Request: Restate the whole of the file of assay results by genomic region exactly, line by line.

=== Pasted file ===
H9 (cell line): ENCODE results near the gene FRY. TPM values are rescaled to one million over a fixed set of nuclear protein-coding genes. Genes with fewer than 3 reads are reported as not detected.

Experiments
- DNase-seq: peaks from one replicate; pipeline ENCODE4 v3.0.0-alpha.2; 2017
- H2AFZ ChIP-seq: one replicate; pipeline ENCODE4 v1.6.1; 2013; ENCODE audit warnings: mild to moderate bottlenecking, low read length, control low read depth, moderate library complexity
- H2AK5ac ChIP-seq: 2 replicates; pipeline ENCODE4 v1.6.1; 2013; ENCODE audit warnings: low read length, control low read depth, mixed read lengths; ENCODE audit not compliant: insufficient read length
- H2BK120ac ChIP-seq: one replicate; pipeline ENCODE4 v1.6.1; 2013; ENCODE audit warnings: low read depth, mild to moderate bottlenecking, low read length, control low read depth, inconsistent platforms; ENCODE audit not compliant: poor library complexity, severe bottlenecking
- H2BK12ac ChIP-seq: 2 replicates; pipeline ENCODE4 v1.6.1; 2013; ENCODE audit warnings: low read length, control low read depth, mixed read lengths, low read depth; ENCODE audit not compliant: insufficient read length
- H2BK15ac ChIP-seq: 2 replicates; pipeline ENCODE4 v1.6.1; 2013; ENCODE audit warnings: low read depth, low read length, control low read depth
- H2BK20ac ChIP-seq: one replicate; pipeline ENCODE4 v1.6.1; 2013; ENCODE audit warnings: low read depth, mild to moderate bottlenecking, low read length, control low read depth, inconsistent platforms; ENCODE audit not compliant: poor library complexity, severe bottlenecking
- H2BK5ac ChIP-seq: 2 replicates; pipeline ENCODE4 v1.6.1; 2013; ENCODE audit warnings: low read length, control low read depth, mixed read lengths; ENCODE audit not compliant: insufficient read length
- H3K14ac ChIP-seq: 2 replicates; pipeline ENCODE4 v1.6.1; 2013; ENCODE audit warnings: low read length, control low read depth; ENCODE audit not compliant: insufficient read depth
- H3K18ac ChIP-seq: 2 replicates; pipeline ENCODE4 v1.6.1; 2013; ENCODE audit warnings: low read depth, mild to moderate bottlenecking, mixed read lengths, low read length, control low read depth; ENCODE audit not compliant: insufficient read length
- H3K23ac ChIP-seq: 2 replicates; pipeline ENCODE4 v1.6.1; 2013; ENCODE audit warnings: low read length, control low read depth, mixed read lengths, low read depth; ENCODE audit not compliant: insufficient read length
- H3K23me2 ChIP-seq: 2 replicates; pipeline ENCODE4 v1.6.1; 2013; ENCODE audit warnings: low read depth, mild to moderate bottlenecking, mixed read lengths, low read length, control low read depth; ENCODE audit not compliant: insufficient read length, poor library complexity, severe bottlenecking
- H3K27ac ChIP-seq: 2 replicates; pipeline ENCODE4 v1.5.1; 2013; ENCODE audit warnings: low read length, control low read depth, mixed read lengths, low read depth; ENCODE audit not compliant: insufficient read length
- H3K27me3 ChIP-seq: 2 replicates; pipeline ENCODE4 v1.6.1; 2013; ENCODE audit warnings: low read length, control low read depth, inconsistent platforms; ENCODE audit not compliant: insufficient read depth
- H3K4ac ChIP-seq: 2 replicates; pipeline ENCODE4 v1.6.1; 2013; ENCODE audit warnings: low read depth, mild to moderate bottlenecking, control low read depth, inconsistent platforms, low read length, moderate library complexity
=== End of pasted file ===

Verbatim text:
H9 (cell line): ENCODE results near the gene FRY. TPM values are rescaled to one million over a fixed set of nuclear protein-coding genes. Genes with fewer than 3 reads are reported as not detected.

Experiments
- DNase-seq: peaks from one replicate; pipeline ENCODE4 v3.0.0-alpha.2; 2017
- H2AFZ ChIP-seq: one replicate; pipeline ENCODE4 v1.6.1; 2013; ENCODE audit warnings: mild to moderate bottlenecking, low read length, control low read depth, moderate library complexity
- H2AK5ac ChIP-seq: 2 replicates; pipeline ENCODE4 v1.6.1; 2013; ENCODE audit warnings: low read length, control low read depth, mixed read lengths; ENCODE audit not compliant: insufficient read length
- H2BK120ac ChIP-seq: one replicate; pipeline ENCODE4 v1.6.1; 2013; ENCODE audit warnings: low read depth, mild to moderate bottlenecking, low read length, control low read depth, inconsistent platforms; ENCODE audit not compliant: poor library complexity, severe bottlenecking
- H2BK12ac ChIP-seq: 2 replicates; pipeline ENCODE4 v1.6.1; 2013; ENCODE audit warnings: low read length, control low read depth, mixed read lengths, low read depth; ENCODE audit not compliant: insufficient read length
- H2BK15ac ChIP-seq: 2 replicates; pipeline ENCODE4 v1.6.1; 2013; ENCODE audit warnings: low read depth, low read length, control low read depth
- H2BK20ac ChIP-seq: one replicate; pipeline ENCODE4 v1.6.1; 2013; ENCODE audit warnings: low read depth, mild to moderate bottlenecking, low read length, control low read depth, inconsistent platforms; ENCODE audit not compliant: poor library complexity, severe bottlenecking
- H2BK5ac ChIP-seq: 2 replicates; pipeline ENCODE4 v1.6.1; 2013; ENCODE audit warnings: low read length, control low read depth, mixed read lengths; ENCODE audit not compliant: insufficient read length
- H3K14ac ChIP-seq: 2 replicates; pipeline ENCODE4 v1.6.1; 2013; ENCODE audit warnings: low read length, control low read depth; ENCODE audit not compliant: insufficient read depth
- H3K18ac ChIP-seq: 2 replicates; pipeline ENCODE4 v1.6.1; 2013; ENCODE audit warnings: low read depth, mild to moderate bottlenecking, mixed read lengths, low read length, control low read depth; ENCODE audit not compliant: insufficient read length
- H3K23ac ChIP-seq: 2 replicates; pipeline ENCODE4 v1.6.1; 2013; ENCODE audit warnings: low read length, control low read depth, mixed read lengths, low read depth; ENCODE audit not compliant: insufficient read length
- H3K23me2 ChIP-seq: 2 replicates; pipeline ENCODE4 v1.6.1; 2013; ENCODE audit warnings: low read depth, mild to moderate bottlenecking, mixed read lengths, low read length, control low read depth; ENCODE audit not compliant: insufficient read length, poor library complexity, severe bottlenecking
- H3K27ac ChIP-seq: 2 replicates; pipeline ENCODE4 v1.5.1; 2013; ENCODE audit warnings: low read length, control low read depth, mixed read lengths, low read depth; ENCODE audit not compliant: insufficient read length
- H3K27me3 ChIP-seq: 2 replicates; pipeline ENCODE4 v1.6.1; 2013; ENCODE audit warnings: low read length, control low read depth, inconsistent platforms; ENCODE audit not compliant: insufficient read depth
- H3K4ac ChIP-seq: 2 replicates; pipeline ENCODE4 v1.6.1; 2013; ENCODE audit warnings: low read depth, mild to moderate bottlenecking, control low read depth, inconsistent platforms, low read length, moderate library complexity